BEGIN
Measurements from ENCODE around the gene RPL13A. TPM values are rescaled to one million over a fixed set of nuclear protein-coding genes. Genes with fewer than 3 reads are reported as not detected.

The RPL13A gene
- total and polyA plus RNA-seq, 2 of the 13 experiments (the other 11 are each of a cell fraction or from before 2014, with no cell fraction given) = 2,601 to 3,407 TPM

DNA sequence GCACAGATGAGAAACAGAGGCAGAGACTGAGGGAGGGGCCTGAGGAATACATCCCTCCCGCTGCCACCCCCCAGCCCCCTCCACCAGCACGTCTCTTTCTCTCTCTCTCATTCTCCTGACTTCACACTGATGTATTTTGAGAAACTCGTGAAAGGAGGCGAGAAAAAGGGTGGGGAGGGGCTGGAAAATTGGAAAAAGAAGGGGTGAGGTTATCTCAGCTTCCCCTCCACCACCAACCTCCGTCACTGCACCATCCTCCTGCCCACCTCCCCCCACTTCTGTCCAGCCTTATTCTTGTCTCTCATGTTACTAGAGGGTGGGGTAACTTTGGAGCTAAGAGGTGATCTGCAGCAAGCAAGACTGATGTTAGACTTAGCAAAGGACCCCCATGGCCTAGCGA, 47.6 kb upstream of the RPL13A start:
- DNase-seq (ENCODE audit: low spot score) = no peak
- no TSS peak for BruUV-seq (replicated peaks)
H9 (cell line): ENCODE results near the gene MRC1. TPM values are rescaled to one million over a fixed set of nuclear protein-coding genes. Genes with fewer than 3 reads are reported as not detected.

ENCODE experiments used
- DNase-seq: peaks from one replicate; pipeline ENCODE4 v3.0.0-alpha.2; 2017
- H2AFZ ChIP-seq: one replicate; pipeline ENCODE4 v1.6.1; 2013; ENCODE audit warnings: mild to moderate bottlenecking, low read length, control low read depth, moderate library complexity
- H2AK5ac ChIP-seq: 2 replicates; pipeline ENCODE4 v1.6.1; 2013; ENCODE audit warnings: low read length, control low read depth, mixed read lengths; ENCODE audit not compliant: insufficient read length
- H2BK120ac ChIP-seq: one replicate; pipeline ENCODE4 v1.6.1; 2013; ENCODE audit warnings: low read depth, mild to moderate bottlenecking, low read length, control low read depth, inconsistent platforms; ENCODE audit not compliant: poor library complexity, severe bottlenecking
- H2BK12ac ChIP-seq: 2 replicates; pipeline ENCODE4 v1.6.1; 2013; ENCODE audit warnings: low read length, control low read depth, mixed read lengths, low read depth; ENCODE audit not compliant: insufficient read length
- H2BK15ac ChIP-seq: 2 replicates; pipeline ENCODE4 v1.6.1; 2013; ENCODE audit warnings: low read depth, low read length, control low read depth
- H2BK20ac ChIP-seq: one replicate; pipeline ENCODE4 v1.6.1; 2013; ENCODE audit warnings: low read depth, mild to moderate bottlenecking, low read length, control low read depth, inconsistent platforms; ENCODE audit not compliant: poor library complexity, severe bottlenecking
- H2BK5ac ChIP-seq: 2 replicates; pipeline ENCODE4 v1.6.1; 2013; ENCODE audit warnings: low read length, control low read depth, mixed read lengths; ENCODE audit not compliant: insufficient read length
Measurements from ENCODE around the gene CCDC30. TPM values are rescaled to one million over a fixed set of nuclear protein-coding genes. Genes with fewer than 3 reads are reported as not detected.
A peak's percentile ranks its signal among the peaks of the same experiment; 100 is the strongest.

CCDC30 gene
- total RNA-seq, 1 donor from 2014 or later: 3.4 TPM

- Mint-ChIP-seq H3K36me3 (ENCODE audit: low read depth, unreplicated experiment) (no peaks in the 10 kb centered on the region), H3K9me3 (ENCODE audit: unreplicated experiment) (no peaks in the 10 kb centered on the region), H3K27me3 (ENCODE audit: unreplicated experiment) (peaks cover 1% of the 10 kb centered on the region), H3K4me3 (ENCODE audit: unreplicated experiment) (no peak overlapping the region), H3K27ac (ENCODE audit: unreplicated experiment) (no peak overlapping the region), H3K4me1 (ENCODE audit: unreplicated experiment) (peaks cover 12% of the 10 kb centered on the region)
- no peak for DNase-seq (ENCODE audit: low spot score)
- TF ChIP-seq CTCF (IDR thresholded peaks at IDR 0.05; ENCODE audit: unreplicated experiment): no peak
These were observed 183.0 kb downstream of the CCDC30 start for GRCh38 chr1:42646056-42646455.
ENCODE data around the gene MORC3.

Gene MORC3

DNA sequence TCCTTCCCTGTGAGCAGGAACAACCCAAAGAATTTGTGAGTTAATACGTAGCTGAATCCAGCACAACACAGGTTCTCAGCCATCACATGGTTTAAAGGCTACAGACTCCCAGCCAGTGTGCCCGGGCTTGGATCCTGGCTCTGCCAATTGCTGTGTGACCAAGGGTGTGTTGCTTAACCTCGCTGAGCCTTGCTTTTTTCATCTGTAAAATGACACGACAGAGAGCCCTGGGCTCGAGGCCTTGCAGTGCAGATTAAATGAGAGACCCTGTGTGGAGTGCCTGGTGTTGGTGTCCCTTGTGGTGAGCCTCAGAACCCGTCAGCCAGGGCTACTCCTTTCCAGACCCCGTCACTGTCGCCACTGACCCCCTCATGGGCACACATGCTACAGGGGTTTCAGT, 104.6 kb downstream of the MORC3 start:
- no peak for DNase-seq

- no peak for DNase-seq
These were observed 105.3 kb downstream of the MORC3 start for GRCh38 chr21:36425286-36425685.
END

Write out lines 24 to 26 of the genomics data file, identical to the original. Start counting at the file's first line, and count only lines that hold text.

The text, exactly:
These were observed 183.0 kb downstream of the CCDC30 start for GRCh38 chr1:42646056-42646455.
ENCODE data around the gene MORC3.

Gene MORC3